I’m kind of tickled by these Metal Gear Retro inclusions, but then I started thinking about what they might mean – without the chaotic genius of Kojima, is Konami incapable of innovating, and instead only able to cobble together his past ideas? It might be a bit early to say, but time will tell.
There are two main mission types that advance the story, finding memory boards for info (basically your challenging fetch quests) and Wormhole Digger bits (which are basically tower-defence sections where you must defend the active machine from waves of enemies using your weapons and crafted items like fences and barricades). Although I couldn’t help but wonder how my character manages to fit six chain-link fences, six sandbag walls, and six spiked barricades in her knickers.
As you undertake these missions and various side missions like hunting animals, gathering materials, finding gear schematics, and rescuing other survivors, you’ll be able to expand your base and build better gear. At about the halfway point of the story, you’ll gain access to a new area with a Forward Operating Base, which is basically a mini-version of your home base, with access to all the crafting stations and materials you have at home.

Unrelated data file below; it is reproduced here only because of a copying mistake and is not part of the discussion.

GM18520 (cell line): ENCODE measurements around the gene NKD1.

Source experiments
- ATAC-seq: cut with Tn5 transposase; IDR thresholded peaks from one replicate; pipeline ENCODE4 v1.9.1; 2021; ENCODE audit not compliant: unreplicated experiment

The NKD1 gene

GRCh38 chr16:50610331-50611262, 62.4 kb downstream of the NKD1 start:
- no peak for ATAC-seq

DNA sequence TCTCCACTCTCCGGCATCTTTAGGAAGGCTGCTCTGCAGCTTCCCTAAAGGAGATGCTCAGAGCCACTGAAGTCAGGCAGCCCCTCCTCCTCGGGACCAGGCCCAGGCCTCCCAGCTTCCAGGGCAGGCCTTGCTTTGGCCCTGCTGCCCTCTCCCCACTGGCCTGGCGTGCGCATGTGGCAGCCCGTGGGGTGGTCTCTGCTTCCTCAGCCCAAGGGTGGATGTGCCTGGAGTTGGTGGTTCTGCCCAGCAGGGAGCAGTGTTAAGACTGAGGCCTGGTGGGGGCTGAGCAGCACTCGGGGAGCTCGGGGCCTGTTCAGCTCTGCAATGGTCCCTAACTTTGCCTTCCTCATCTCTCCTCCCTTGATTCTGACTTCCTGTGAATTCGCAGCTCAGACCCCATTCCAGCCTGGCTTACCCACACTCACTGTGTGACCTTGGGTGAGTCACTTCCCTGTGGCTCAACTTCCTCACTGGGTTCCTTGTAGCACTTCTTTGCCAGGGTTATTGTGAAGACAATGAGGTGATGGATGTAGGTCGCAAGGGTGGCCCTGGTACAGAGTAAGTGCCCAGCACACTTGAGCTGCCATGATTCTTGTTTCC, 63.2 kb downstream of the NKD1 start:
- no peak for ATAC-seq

Another thing to mention is that most of the strange game world is covered by a fog like “dust”. You can’t breathe in it, so you need to take an oxygen tank, which slowly depletes. To add to your woes, the dust obscures visibility and your map and compass don’t work in there, so you have to rely on your own sense of direction to not get lost and die of asphyxiation. It lends an extra layer of tension to missions which take place in these areas and it’s almost a relief to get out of there again. I can’t count how many times I’ve gotten lost and somehow managed to find a way out with only 3% oxygen left.
As for the multiplayer mode, well, there really isn’t much to say. You log into an online lobby, join up with three friends or strangers and take on progressively difficult Wormhole Digger missions – tower-defence scenarios with three waves – for the best score. The higher your score, the more resources you get. The top players in each session also get some extra awards, just to give everyone an incentive to work hard. Apparently some more varied online modes are on the way at some point.
Inevitably, some players are none too happy with the microtransaction side of things – and who ever is? I never do microtransactions myself, but I did sort of see where they fit in. You earn a smidgen of SV Coins in the game, but if you want a lot, you can buy them for real money. You can use these to buy extra character slots – which I never noticed because it took me forever just to get through the game with one character – and extra expedition team slots, meaning you can send more expedition teams from your base at once to gather resources. Nothing essential, but the fact that developers keep adding microtransactions into games must mean that some people are using them.
Whoever you are, stop it!